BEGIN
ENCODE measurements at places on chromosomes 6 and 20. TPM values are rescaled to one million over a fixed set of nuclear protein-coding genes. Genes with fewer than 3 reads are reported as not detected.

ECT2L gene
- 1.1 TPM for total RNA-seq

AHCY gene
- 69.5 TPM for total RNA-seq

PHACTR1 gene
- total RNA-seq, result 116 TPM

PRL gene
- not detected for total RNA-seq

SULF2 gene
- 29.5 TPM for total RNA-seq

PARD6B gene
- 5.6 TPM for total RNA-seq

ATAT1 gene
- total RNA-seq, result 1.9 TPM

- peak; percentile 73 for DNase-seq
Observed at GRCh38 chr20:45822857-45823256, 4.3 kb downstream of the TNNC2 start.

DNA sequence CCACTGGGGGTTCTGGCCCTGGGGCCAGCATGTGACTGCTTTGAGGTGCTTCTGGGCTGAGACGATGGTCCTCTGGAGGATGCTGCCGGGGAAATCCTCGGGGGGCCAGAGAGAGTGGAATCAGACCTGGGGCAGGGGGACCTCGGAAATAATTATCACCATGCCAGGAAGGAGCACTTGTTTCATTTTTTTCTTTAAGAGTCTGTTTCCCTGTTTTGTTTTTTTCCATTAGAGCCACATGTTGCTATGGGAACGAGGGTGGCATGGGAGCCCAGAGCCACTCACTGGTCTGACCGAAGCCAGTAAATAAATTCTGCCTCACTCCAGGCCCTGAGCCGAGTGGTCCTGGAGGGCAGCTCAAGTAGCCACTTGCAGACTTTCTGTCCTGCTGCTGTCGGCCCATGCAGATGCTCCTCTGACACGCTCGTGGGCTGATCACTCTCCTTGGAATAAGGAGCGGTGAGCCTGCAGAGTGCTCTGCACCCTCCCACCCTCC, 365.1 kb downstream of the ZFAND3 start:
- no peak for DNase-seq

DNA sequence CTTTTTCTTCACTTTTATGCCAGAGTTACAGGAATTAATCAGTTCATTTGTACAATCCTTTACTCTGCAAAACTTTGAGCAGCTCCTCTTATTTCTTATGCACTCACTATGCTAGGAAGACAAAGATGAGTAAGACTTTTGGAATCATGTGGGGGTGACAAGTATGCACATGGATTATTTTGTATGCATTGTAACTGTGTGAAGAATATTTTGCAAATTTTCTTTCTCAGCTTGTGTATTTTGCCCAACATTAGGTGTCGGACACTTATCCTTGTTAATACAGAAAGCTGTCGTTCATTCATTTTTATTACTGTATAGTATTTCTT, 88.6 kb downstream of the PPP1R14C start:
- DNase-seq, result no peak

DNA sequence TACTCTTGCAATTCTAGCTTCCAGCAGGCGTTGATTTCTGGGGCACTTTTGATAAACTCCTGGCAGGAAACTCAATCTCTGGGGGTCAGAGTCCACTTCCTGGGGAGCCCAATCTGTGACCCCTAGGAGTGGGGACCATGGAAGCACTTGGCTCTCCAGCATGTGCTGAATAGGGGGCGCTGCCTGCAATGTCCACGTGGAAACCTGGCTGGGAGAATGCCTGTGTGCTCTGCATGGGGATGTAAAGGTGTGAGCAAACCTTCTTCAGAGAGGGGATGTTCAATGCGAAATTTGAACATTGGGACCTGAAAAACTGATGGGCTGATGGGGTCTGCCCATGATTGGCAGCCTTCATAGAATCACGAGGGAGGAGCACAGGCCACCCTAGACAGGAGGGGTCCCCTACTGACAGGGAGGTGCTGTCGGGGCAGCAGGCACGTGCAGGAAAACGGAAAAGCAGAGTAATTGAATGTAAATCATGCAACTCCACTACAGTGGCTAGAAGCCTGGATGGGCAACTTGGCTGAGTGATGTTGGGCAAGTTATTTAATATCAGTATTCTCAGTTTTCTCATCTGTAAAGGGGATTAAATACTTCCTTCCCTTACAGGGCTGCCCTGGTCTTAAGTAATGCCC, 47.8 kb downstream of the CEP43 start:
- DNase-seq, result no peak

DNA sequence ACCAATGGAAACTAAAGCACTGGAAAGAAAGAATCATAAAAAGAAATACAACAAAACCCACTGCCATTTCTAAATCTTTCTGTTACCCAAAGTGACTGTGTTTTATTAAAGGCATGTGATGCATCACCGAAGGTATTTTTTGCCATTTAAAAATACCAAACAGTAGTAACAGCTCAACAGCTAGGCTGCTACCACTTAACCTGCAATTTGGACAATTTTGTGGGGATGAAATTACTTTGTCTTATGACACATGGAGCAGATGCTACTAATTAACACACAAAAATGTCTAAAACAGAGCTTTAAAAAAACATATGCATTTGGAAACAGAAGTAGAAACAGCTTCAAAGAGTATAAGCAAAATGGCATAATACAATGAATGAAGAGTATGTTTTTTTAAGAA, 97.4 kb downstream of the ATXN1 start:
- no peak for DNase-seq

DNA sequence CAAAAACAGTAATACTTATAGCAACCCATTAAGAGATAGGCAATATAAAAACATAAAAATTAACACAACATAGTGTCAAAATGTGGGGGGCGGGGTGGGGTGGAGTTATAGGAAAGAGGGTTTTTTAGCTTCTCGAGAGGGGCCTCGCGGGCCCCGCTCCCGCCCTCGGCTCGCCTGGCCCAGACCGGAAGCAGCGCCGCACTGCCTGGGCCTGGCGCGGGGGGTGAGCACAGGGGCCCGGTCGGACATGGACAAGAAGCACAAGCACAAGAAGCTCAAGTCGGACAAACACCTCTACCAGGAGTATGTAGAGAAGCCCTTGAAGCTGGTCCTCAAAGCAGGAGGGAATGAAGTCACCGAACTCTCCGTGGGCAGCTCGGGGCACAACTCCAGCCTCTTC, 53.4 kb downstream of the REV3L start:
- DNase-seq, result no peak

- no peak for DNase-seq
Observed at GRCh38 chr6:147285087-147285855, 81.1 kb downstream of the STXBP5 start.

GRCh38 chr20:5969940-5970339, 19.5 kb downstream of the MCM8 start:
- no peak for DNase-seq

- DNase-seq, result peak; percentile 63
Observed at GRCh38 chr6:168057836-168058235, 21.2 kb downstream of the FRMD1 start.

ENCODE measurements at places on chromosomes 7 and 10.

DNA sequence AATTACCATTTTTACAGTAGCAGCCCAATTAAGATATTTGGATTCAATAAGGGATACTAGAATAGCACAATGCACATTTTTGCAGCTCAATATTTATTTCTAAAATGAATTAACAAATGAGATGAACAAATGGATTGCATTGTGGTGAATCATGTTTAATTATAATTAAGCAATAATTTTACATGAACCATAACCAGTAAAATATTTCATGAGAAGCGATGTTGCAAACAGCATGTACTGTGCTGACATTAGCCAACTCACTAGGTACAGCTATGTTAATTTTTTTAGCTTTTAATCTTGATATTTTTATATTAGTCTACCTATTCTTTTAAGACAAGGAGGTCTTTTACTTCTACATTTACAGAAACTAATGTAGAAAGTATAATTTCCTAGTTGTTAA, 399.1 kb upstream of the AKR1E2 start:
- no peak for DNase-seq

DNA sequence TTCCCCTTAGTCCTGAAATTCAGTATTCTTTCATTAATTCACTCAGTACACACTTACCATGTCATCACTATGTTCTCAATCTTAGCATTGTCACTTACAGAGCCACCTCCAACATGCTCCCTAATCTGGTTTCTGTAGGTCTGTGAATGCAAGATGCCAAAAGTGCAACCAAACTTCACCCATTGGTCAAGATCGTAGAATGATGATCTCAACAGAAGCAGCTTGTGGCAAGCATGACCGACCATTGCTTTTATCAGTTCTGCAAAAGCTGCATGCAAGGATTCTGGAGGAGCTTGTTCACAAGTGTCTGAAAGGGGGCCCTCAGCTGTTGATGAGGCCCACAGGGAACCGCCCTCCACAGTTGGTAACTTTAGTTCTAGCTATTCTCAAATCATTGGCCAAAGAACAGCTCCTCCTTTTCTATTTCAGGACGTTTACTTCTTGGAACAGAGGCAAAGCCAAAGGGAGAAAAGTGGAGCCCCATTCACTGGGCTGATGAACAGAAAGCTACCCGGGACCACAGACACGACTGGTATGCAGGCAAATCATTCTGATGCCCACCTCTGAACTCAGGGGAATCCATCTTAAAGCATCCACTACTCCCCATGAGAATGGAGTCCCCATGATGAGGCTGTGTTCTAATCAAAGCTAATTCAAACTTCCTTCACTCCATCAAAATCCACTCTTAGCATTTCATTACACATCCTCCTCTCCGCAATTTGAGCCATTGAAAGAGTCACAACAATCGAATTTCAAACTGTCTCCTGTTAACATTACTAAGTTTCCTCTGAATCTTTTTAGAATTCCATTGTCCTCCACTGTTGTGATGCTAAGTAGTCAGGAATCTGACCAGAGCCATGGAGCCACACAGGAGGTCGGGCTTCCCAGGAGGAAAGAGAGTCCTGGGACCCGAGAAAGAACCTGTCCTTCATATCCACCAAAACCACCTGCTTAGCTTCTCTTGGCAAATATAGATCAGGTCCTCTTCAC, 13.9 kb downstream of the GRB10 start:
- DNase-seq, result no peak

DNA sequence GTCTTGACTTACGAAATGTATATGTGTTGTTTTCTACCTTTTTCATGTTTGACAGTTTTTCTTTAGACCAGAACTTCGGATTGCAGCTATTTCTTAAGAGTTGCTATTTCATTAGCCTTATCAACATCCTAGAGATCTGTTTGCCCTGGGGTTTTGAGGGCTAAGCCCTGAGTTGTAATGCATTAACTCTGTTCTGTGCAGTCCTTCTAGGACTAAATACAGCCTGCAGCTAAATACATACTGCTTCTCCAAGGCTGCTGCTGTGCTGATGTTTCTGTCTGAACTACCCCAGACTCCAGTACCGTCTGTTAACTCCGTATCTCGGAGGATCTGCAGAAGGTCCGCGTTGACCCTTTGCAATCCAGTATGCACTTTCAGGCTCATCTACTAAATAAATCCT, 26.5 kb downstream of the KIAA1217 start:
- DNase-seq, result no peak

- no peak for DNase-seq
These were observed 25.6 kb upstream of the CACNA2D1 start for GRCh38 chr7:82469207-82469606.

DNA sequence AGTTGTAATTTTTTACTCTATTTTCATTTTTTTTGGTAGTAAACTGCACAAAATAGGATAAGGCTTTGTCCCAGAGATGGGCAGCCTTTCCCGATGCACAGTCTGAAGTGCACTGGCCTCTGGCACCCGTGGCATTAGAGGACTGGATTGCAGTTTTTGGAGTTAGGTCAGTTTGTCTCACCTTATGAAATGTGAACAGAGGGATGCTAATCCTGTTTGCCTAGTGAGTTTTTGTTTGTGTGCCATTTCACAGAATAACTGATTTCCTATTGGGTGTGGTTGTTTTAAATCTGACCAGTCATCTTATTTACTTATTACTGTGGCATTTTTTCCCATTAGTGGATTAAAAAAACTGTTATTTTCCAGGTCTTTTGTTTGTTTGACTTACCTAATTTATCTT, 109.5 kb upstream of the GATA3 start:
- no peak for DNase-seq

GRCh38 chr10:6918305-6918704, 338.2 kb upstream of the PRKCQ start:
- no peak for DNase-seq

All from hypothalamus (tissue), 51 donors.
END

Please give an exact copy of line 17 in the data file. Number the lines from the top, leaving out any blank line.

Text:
Observed at GRCh38 chr20:45822857-45823256, 4.3 kb downstream of the TNNC2 start.